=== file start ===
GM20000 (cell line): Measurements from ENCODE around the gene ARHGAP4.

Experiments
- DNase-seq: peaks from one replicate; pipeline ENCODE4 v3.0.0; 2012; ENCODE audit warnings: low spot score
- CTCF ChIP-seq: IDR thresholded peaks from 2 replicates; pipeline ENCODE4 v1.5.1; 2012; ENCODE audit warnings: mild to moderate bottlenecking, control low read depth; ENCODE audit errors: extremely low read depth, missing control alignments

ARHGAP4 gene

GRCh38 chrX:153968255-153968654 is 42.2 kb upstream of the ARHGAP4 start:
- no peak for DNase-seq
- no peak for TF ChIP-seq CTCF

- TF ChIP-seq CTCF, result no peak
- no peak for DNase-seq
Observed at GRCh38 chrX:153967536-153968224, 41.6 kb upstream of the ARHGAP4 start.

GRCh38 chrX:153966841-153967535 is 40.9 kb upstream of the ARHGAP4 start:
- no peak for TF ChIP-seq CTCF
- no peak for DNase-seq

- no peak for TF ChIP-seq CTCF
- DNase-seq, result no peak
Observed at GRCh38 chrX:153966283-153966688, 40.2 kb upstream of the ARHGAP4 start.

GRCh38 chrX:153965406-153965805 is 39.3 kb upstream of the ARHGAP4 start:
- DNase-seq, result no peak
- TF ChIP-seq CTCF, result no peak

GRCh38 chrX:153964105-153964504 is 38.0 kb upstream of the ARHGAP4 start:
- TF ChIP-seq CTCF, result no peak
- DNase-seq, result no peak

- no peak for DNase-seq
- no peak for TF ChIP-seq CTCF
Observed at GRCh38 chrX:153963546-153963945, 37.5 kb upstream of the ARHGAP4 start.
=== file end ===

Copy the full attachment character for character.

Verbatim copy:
GM20000 (cell line): Measurements from ENCODE around the gene ARHGAP4.

Experiments
- DNase-seq: peaks from one replicate; pipeline ENCODE4 v3.0.0; 2012; ENCODE audit warnings: low spot score
- CTCF ChIP-seq: IDR thresholded peaks from 2 replicates; pipeline ENCODE4 v1.5.1; 2012; ENCODE audit warnings: mild to moderate bottlenecking, control low read depth; ENCODE audit errors: extremely low read depth, missing control alignments

ARHGAP4 gene

GRCh38 chrX:153968255-153968654 is 42.2 kb upstream of the ARHGAP4 start:
- no peak for DNase-seq
- no peak for TF ChIP-seq CTCF

- TF ChIP-seq CTCF, result no peak
- no peak for DNase-seq
Observed at GRCh38 chrX:153967536-153968224, 41.6 kb upstream of the ARHGAP4 start.

GRCh38 chrX:153966841-153967535 is 40.9 kb upstream of the ARHGAP4 start:
- no peak for TF ChIP-seq CTCF
- no peak for DNase-seq

- no peak for TF ChIP-seq CTCF
- DNase-seq, result no peak
Observed at GRCh38 chrX:153966283-153966688, 40.2 kb upstream of the ARHGAP4 start.

GRCh38 chrX:153965406-153965805 is 39.3 kb upstream of the ARHGAP4 start:
- DNase-seq, result no peak
- TF ChIP-seq CTCF, result no peak

GRCh38 chrX:153964105-153964504 is 38.0 kb upstream of the ARHGAP4 start:
- TF ChIP-seq CTCF, result no peak
- DNase-seq, result no peak

- no peak for DNase-seq
- no peak for TF ChIP-seq CTCF
Observed at GRCh38 chrX:153963546-153963945, 37.5 kb upstream of the ARHGAP4 start.